Published by Anonymous (not verified) on Thu, 18/12/2014 - 1:11am in

If governments adapt to, instead of resisting, individual bias in decision-making, they can, through small, low-cost, but powerful actions, enable people to make decisions and behave in ways that will lead to their longer term well-being. The WDR15 is a very important contribution that signifies a changed reality is not so far away.

The truth about evil | John Gray

Published by Anonymous (not verified) on Tue, 21/10/2014 - 4:00pm in

Our leaders talk a great deal about vanquishing the forces of evil. But their rhetoric reveals a failure to accept that cruelty and conflict are basic human traits

When Barack Obama vows to destroy Isis’s “brand of evil” and David Cameron declares that Isis is an “evil organisation” that must be obliterated, they are echoing Tony Blair’s judgment of Saddam Hussein: “But the man’s uniquely evil, isn’t he?” Blair made this observation in November 2002, four months before the invasion of Iraq, when he invited six experts to Downing Street to brief him on the likely consequences of the war. The experts warned that Iraq was a complicated place, riven by deep communal enmities, which Saddam had dominated for over 35 years. Destroying the regime would leave a vacuum; the country could be shaken by Sunni rebellion and might well descend into civil war. These dangers left the prime minster unmoved. What mattered was Saddam’s moral iniquity. The divided society over which he ruled was irrelevant. Get rid of the tyrant and his regime, and the forces of good would prevail.

If Saddam was uniquely evil 12 years ago, we have it on the authority of our leaders that Isis is uniquely evil today. Until it swept into Iraq a few months ago, the jihadist group was just one of several that had benefited from the campaign being waged by western governments and their authoritarian allies in the Gulf in support of the Syrian opposition’s struggle to overthrow Bashar al-Assad. Since then Isis has been denounced continuously and with increasing intensity; but there has been no change in the ruthless ferocity of the group, which has always practised what a radical Islamist theorist writing under the name Abu Bakr Naji described in an internet handbook in 2006 as “the management of savagery”.

Most western leaders reject the insight that destructive human conflict is rooted in flaws within human beings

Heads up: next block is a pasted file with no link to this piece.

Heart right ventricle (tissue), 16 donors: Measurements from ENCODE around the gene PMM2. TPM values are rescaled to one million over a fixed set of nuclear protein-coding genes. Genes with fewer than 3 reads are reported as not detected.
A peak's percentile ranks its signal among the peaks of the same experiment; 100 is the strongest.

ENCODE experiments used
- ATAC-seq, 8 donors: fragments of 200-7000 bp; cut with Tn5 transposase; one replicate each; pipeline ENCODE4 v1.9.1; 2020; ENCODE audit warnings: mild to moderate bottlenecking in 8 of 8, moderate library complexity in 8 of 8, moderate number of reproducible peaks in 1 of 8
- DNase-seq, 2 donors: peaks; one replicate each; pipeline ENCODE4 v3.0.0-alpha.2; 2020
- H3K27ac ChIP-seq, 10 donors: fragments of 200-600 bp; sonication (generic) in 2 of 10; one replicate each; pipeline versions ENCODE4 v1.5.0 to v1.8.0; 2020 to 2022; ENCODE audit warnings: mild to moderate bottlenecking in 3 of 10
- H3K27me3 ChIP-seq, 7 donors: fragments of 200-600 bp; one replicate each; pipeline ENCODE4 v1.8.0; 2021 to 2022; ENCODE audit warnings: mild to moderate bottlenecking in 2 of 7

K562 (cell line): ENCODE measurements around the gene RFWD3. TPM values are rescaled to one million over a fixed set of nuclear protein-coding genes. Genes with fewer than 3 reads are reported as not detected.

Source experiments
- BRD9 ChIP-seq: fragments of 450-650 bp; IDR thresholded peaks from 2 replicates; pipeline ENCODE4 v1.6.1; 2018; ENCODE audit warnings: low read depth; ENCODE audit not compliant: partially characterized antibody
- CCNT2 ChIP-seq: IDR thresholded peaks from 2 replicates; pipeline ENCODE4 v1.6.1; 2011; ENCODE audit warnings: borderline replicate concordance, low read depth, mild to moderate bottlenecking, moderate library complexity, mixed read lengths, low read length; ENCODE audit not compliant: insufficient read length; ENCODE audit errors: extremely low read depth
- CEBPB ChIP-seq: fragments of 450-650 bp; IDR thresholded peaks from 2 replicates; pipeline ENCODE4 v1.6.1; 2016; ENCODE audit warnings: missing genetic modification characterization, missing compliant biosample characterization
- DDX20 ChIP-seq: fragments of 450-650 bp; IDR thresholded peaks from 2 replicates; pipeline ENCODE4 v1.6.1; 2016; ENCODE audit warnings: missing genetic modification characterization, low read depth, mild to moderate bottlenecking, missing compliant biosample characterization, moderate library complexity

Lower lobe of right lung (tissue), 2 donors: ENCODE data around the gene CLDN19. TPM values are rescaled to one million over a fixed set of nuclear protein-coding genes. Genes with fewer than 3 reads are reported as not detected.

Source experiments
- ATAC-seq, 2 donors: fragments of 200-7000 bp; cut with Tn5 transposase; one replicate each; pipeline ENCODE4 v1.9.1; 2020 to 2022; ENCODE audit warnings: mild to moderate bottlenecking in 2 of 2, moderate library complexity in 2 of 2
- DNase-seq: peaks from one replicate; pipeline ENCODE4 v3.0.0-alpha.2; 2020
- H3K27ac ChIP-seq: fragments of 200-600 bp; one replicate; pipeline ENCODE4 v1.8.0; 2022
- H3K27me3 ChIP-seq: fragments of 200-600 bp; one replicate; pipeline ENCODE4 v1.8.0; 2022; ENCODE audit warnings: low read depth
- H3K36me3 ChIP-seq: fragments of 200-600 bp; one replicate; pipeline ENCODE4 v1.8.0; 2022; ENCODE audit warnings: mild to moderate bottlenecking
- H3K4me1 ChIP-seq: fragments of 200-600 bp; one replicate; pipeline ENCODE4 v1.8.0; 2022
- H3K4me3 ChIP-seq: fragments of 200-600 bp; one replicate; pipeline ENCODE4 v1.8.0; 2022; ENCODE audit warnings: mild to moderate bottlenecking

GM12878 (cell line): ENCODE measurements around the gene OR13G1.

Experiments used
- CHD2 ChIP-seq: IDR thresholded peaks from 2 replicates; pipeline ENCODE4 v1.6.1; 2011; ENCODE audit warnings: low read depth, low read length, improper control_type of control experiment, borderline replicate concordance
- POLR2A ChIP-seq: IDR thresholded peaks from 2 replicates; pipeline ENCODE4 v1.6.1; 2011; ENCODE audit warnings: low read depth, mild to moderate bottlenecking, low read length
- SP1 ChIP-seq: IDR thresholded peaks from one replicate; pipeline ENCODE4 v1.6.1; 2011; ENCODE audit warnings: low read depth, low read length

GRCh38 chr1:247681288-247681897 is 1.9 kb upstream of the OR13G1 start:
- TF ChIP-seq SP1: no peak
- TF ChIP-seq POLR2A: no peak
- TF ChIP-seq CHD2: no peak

Aiming to exorcise evil from the modern mind, secular liberals have ended up constructing another version of demonology

“Most Germans, so far as I could see, did not seem to mind that their personal freedom had been taken away, that so much of their splendid culture was being destroyed and replaced with a mindless barbarism, or that their life and work were being regimented to a degree never before experienced even by a people accustomed for generations to a great deal of regimentation … On the whole, people did not seem to feel that they were being cowed and held down by an unscrupulous tyranny. On the contrary, they appeared to support it with genuine enthusiasm.”

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Isis: an apocalyptic cult carving a place in the modern world | John Gray

Published by Anonymous (not verified) on Tue, 26/08/2014 - 4:00pm in

History has witnessed millenarian violence before. But Islamic State’s modern barbarism is a daunting new threat

The rapid advance of Islamic State (Isis) through Iraq has produced panic in the west – not all of it irrational. In part this comes from a dawning recognition of the scale of the disaster that western intervention has inflicted throughout the region. By dismantling Saddam’s regime the west broke the Iraqi state. There were no jihadist groups operating in Iraq before regime change. Now the country has been torn apart by one of them. The same is true in Libya, where the overthrow of Gaddafi has produced a complete collapse of government and an “Islamic Emirate” was recently declared in Benghazi. Grandiose schemes of regime change aiming to replace tyranny by democracy have created chaos, leaving zones of anarchy in which jihadist forces can thrive.

Western intervention played an important role in the rise of Isis. By backing the Syrian rebels against Assad – another secular despot – the west gave the group an impetus it would otherwise not have had. With jihadist forces including Isis being funded from Saudi and Qatari sources, there was never much chance of a “moderate opposition” taking over in the event of Assad’s defeat. A radical Islamist regime, another failed state or some mix of the two were – and remain – the likeliest upshot. As things stand, there is not much the west can do to disable Isis in any lasting way. No one can seriously believe that this now self-financing, media-savvy and militarily skilful organisation will be snuffed out by a bombing campaign. At the same time the prospect of being sucked into an unending ground war is deeply disturbing.